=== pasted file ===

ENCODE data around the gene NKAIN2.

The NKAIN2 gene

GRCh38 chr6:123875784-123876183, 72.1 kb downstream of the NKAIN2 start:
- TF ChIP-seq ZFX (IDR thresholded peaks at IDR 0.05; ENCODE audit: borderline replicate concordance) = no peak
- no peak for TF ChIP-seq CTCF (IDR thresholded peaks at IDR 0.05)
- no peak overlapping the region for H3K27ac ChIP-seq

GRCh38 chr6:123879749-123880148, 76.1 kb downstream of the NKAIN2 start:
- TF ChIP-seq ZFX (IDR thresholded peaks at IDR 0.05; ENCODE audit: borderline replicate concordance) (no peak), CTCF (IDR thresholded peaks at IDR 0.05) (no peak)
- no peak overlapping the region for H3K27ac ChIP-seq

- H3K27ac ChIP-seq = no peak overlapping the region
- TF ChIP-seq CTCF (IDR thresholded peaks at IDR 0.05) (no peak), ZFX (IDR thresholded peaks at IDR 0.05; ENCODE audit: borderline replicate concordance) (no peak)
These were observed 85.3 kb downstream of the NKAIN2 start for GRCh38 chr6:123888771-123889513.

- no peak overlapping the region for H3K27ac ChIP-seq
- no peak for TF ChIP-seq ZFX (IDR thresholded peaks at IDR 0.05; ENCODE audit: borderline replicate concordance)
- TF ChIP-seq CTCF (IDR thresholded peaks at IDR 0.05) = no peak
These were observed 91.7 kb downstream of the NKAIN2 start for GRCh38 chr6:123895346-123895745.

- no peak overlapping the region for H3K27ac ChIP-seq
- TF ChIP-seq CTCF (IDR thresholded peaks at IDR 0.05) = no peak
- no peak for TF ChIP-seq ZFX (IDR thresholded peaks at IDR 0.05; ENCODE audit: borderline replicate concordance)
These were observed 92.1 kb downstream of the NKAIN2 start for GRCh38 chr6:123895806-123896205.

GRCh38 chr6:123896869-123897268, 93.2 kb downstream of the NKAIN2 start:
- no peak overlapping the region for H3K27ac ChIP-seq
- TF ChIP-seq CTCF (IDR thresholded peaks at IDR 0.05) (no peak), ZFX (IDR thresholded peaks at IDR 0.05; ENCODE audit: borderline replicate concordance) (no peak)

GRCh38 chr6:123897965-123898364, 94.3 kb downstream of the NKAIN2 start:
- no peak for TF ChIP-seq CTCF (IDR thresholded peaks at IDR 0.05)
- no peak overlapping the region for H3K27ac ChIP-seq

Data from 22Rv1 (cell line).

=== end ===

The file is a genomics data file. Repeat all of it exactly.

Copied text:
ENCODE data around the gene NKAIN2.

The NKAIN2 gene

GRCh38 chr6:123875784-123876183, 72.1 kb downstream of the NKAIN2 start:
- TF ChIP-seq ZFX (IDR thresholded peaks at IDR 0.05; ENCODE audit: borderline replicate concordance) = no peak
- no peak for TF ChIP-seq CTCF (IDR thresholded peaks at IDR 0.05)
- no peak overlapping the region for H3K27ac ChIP-seq

GRCh38 chr6:123879749-123880148, 76.1 kb downstream of the NKAIN2 start:
- TF ChIP-seq ZFX (IDR thresholded peaks at IDR 0.05; ENCODE audit: borderline replicate concordance) (no peak), CTCF (IDR thresholded peaks at IDR 0.05) (no peak)
- no peak overlapping the region for H3K27ac ChIP-seq

- H3K27ac ChIP-seq = no peak overlapping the region
- TF ChIP-seq CTCF (IDR thresholded peaks at IDR 0.05) (no peak), ZFX (IDR thresholded peaks at IDR 0.05; ENCODE audit: borderline replicate concordance) (no peak)
These were observed 85.3 kb downstream of the NKAIN2 start for GRCh38 chr6:123888771-123889513.

- no peak overlapping the region for H3K27ac ChIP-seq
- no peak for TF ChIP-seq ZFX (IDR thresholded peaks at IDR 0.05; ENCODE audit: borderline replicate concordance)
- TF ChIP-seq CTCF (IDR thresholded peaks at IDR 0.05) = no peak
These were observed 91.7 kb downstream of the NKAIN2 start for GRCh38 chr6:123895346-123895745.

- no peak overlapping the region for H3K27ac ChIP-seq
- TF ChIP-seq CTCF (IDR thresholded peaks at IDR 0.05) = no peak
- no peak for TF ChIP-seq ZFX (IDR thresholded peaks at IDR 0.05; ENCODE audit: borderline replicate concordance)
These were observed 92.1 kb downstream of the NKAIN2 start for GRCh38 chr6:123895806-123896205.

GRCh38 chr6:123896869-123897268, 93.2 kb downstream of the NKAIN2 start:
- no peak overlapping the region for H3K27ac ChIP-seq
- TF ChIP-seq CTCF (IDR thresholded peaks at IDR 0.05) (no peak), ZFX (IDR thresholded peaks at IDR 0.05; ENCODE audit: borderline replicate concordance) (no peak)

GRCh38 chr6:123897965-123898364, 94.3 kb downstream of the NKAIN2 start:
- no peak for TF ChIP-seq CTCF (IDR thresholded peaks at IDR 0.05)
- no peak overlapping the region for H3K27ac ChIP-seq

Data from 22Rv1 (cell line).